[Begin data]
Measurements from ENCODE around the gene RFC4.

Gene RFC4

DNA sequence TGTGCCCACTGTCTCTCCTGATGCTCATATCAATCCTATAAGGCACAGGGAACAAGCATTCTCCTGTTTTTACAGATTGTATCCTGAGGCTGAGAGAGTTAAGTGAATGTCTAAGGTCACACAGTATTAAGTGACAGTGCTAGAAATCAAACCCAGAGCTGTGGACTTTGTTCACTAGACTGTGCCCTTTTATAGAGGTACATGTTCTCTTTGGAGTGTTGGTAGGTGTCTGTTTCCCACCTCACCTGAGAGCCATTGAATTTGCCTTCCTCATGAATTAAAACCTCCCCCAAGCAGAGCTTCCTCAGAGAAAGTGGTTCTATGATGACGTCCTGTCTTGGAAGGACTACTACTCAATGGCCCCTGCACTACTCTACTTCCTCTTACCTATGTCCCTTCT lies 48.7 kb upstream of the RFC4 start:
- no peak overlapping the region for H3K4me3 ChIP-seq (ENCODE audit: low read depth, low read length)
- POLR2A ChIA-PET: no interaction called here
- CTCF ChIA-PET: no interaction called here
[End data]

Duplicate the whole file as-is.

Measurements from ENCODE around the gene RFC4.

Gene RFC4

DNA sequence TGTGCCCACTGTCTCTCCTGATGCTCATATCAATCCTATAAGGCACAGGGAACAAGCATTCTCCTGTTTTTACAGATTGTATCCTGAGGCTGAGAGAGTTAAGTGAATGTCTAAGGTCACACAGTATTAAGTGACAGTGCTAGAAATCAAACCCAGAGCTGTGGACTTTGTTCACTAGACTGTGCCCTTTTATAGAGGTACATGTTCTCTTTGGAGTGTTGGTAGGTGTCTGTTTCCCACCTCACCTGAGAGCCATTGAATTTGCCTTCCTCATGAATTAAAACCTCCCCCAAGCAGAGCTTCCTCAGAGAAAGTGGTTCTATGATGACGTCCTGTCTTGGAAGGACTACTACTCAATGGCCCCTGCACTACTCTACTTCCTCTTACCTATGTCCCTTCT lies 48.7 kb upstream of the RFC4 start:
- no peak overlapping the region for H3K4me3 ChIP-seq (ENCODE audit: low read depth, low read length)
- POLR2A ChIA-PET: no interaction called here
- CTCF ChIA-PET: no interaction called here